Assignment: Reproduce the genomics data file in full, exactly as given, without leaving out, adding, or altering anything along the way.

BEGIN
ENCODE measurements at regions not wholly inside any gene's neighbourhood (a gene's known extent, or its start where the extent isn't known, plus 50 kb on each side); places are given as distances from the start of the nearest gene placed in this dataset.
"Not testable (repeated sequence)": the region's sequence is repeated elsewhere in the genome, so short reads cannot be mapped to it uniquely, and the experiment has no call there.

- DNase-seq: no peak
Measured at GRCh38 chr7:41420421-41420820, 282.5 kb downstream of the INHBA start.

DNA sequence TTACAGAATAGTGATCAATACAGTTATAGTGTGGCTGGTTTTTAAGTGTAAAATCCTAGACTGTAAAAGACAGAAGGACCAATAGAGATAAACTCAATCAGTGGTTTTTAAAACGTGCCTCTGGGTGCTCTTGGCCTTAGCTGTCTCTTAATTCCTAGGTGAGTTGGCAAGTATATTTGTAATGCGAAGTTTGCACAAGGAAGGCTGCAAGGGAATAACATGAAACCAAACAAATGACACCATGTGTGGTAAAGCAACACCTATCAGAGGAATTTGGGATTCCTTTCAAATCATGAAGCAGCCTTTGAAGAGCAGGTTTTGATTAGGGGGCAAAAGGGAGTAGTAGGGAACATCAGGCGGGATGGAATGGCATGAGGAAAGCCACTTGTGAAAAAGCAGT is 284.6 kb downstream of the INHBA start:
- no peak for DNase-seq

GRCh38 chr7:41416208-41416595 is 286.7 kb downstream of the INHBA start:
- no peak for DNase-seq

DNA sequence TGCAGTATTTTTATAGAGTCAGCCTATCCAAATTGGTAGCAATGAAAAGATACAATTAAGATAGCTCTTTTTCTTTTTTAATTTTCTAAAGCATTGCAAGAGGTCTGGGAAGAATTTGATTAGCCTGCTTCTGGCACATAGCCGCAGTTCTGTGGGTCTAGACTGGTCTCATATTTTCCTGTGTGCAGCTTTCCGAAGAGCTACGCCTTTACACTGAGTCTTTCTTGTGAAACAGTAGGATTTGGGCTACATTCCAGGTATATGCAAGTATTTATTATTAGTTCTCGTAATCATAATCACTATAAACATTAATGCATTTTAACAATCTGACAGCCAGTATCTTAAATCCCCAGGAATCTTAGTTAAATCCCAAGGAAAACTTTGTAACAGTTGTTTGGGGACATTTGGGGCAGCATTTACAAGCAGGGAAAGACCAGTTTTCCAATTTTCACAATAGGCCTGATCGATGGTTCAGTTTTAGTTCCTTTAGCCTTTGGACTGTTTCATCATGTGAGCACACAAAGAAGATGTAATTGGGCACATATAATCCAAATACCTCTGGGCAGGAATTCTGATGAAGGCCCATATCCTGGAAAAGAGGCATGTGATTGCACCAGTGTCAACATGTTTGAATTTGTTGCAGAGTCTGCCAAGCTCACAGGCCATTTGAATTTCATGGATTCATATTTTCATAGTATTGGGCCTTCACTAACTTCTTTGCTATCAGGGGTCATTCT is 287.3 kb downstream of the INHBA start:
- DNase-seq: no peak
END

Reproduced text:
ENCODE measurements at regions not wholly inside any gene's neighbourhood (a gene's known extent, or its start where the extent isn't known, plus 50 kb on each side); places are given as distances from the start of the nearest gene placed in this dataset.
"Not testable (repeated sequence)": the region's sequence is repeated elsewhere in the genome, so short reads cannot be mapped to it uniquely, and the experiment has no call there.

- DNase-seq: no peak
Measured at GRCh38 chr7:41420421-41420820, 282.5 kb downstream of the INHBA start.

DNA sequence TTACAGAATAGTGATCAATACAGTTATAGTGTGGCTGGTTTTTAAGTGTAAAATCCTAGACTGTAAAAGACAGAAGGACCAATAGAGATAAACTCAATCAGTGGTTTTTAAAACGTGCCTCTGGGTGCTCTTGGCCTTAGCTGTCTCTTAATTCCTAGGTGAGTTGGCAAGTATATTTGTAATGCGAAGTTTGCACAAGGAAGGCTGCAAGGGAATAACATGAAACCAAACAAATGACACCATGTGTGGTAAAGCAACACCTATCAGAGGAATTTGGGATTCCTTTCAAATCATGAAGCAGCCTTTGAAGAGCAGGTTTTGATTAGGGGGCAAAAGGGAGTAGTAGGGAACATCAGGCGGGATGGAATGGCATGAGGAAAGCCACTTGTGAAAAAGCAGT is 284.6 kb downstream of the INHBA start:
- no peak for DNase-seq

GRCh38 chr7:41416208-41416595 is 286.7 kb downstream of the INHBA start:
- no peak for DNase-seq

DNA sequence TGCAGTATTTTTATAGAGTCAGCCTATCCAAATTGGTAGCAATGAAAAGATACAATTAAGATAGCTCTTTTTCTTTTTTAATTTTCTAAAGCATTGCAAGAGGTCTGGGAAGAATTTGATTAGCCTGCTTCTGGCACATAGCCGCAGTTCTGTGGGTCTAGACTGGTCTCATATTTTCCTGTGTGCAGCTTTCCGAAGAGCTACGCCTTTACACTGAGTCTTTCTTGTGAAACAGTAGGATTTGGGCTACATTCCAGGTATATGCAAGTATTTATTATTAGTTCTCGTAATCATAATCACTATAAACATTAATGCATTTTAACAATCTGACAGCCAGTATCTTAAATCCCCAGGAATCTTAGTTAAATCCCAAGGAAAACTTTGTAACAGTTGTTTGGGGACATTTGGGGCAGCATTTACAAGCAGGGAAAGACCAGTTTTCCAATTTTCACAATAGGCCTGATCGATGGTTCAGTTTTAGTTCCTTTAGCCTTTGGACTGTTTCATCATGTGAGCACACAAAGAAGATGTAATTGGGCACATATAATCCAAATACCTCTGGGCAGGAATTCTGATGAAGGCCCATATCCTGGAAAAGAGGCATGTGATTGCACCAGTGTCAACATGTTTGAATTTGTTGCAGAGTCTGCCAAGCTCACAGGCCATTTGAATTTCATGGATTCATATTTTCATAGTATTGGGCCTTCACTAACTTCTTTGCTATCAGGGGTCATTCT is 287.3 kb downstream of the INHBA start:
- DNase-seq: no peak